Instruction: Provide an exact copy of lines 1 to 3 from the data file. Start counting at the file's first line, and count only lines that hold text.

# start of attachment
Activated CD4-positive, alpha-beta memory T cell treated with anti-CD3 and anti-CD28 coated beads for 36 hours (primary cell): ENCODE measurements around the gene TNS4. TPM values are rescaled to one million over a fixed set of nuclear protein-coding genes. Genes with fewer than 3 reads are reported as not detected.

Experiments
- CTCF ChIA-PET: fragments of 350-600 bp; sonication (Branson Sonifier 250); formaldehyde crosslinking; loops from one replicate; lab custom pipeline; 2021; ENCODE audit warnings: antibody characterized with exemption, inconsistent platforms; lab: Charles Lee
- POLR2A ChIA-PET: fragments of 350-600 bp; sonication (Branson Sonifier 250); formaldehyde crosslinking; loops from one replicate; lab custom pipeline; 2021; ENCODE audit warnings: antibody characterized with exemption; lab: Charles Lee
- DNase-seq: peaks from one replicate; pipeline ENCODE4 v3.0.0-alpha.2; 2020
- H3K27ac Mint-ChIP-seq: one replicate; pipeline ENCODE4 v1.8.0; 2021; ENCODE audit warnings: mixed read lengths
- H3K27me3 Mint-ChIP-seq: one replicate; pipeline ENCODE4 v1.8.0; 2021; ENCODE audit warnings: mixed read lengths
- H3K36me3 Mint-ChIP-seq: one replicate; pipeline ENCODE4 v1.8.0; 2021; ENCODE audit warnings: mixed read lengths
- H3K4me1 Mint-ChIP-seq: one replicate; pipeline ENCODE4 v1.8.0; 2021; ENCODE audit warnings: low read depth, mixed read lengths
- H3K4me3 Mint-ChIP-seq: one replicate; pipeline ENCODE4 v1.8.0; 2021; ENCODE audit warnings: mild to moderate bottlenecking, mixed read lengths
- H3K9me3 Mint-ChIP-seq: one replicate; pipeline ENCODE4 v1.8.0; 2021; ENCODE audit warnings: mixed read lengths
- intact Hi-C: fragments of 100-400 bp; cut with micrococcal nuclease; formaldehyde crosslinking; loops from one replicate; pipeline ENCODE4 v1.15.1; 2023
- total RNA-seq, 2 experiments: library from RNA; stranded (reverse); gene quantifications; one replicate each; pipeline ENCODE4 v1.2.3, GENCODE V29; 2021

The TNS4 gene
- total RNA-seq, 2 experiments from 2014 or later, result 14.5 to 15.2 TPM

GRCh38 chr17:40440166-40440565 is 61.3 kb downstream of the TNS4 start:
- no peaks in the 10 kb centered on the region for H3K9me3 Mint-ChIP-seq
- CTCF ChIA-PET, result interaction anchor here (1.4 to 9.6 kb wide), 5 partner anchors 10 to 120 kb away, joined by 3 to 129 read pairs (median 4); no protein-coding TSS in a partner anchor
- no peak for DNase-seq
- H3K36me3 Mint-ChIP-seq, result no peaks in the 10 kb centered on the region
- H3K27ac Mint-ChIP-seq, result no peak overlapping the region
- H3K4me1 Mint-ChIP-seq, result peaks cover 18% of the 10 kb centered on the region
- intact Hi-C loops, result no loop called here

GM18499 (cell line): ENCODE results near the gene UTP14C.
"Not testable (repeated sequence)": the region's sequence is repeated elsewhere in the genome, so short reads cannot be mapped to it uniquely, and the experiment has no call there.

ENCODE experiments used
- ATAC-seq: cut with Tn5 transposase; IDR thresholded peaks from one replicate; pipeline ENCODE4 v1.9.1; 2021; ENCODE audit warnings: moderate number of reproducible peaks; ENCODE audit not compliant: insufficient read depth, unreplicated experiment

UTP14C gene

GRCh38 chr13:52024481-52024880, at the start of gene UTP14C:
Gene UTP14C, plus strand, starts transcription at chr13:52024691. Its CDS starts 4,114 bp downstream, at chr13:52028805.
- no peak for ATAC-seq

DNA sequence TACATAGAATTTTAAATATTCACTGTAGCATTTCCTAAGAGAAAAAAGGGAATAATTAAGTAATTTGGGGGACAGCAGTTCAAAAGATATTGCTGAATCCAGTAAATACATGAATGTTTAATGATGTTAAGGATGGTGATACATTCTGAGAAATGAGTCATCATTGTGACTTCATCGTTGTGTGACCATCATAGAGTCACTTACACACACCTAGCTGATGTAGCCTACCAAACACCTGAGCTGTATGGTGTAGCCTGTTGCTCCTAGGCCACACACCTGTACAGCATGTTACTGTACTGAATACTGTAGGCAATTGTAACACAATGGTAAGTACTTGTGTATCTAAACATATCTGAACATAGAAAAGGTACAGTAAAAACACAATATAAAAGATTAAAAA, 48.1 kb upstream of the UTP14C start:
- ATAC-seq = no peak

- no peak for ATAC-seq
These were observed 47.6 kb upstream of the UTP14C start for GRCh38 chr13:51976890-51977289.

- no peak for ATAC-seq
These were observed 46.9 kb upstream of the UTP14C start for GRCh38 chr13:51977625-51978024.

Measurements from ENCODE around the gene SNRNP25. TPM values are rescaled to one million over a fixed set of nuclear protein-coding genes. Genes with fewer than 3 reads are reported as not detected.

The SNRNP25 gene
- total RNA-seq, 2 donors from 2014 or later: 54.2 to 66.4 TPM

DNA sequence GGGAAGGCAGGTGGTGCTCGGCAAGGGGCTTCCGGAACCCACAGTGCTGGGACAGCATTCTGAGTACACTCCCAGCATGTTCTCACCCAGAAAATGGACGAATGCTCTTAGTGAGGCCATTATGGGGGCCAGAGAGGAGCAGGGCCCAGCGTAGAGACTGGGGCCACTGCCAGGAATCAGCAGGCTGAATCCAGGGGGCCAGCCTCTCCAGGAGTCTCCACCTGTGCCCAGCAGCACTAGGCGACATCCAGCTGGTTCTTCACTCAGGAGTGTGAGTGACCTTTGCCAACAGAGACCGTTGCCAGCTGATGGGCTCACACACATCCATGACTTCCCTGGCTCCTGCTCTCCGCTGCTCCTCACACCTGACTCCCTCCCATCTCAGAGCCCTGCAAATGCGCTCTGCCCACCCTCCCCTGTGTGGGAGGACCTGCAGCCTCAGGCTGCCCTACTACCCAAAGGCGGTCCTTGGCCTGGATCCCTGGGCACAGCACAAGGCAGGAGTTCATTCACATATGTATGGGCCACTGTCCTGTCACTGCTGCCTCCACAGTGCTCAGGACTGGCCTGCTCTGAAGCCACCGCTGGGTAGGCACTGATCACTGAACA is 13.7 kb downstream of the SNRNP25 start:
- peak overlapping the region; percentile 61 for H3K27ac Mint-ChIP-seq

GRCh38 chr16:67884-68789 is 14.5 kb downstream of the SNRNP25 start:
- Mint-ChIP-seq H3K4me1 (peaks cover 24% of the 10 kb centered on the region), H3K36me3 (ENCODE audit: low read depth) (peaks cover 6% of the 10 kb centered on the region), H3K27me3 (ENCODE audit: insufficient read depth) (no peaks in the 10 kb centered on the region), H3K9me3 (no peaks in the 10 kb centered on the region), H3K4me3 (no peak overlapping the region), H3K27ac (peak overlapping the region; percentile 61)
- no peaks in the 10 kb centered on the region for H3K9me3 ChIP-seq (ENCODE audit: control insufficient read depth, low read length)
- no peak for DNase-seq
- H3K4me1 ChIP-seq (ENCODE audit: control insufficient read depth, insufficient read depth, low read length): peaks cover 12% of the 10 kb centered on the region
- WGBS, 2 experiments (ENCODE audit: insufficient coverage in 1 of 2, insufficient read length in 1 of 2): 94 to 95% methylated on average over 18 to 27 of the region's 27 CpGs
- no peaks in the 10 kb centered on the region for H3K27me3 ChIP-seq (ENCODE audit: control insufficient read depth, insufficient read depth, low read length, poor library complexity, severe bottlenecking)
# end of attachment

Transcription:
Activated CD4-positive, alpha-beta memory T cell treated with anti-CD3 and anti-CD28 coated beads for 36 hours (primary cell): ENCODE measurements around the gene TNS4. TPM values are rescaled to one million over a fixed set of nuclear protein-coding genes. Genes with fewer than 3 reads are reported as not detected.

Experiments
- CTCF ChIA-PET: fragments of 350-600 bp; sonication (Branson Sonifier 250); formaldehyde crosslinking; loops from one replicate; lab custom pipeline; 2021; ENCODE audit warnings: antibody characterized with exemption, inconsistent platforms; lab: Charles Lee